Our RSS Story: Teaching and Parenting at a Jewish Day School

An interview with RSS parents Laurie and Joe Rayman P’ 21, ’21. Laurie is also a member of the RSS Faculty.


What do you both do for a living?

Laurie: I am a 4th Grade Learning Specialist here at RSS, where I have taught for almost 14 years. I enjoy inspiring children to develop a lifelong interest in learning and to become enthusiastic, confident, and socially responsible leaders. I feel very fortunate to be surrounded by wonderful children and to be able to work with such talented and dedicated colleagues.

Joe: I am a neuroscientist at Columbia University, where I study the biology of learning and memory with respect to both normal brain function as well as in pathological conditions such as post-traumatic stress disorder (PTSD).

That’s interesting that you are both connected to learning but from different perspectives. Did your backgrounds inform your decision to send your twin daughters to RSS?

Joe: Not really. I work with molecules, not people, so I have no expertise in the pedagogy of live children. In that regard, when it comes to helping Lucy and Nora with homework, Laurie is the go-to parent. (Truth be told, Laurie is the go-to parent 90% of the time.) Fortunately, her expertise with kids also includes a deft capacity for dealing with social drama and pre-teen angst, for which I am woefully ill-equipped.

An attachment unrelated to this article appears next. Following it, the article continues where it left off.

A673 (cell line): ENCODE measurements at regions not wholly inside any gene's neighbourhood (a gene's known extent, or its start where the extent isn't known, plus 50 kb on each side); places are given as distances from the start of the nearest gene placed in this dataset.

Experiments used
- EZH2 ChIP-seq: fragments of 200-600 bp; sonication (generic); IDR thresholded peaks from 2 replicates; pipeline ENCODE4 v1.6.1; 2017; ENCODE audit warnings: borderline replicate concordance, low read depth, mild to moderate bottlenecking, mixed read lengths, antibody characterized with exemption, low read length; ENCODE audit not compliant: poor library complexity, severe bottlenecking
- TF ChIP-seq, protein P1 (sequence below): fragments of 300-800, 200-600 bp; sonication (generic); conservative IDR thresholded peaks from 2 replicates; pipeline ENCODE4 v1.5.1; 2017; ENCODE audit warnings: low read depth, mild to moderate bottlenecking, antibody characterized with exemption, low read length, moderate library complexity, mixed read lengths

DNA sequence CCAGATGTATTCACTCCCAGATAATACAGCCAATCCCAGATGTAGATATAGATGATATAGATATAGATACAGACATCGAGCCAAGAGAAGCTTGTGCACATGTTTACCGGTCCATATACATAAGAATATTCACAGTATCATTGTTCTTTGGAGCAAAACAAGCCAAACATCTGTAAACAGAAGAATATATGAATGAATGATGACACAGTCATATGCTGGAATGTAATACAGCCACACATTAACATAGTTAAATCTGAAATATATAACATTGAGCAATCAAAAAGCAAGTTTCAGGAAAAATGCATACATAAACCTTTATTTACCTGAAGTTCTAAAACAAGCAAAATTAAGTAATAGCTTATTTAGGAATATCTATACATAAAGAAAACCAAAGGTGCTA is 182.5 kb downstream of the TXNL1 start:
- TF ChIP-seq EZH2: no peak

Laurie: Joe is definitely underestimating his role there! So, we made the decision together to send our girls to RSS mainly because we consider the quality of education to be the single, most important priority. RSS has an outstanding and inspiring curriculum infused with Jewish values and ethics. Here at RSS, students are not taught what to think, but how to think. This was obvious from the moment I walked into RSS in the Spring of 2004 for my job interview. As I toured the building, I saw enthusiastic students asking lots of questions to talented teachers who facilitated class discussions in engaging ways. I sensed a genuine joy for learning and growing as a community. Fourteen years later, I still feel lucky to be a teacher at RSS, and even more fortunate that my children are able to benefit from such an amazing education.

Beyond the education, are there other notable aspects of RSS that attracted you to the school?

Laurie: In addition to stellar academics and outstanding teachers, RSS students are nurtured by a warm and loving community of peers, families, faculty, and clergy. From a very young age, children learn to build relationships, celebrate with friends, and support each other through challenging times. In the uncertain world that we live in today, we are incredibly grateful that our children enter the school building each day knowing that everyone inside those doors is there for them.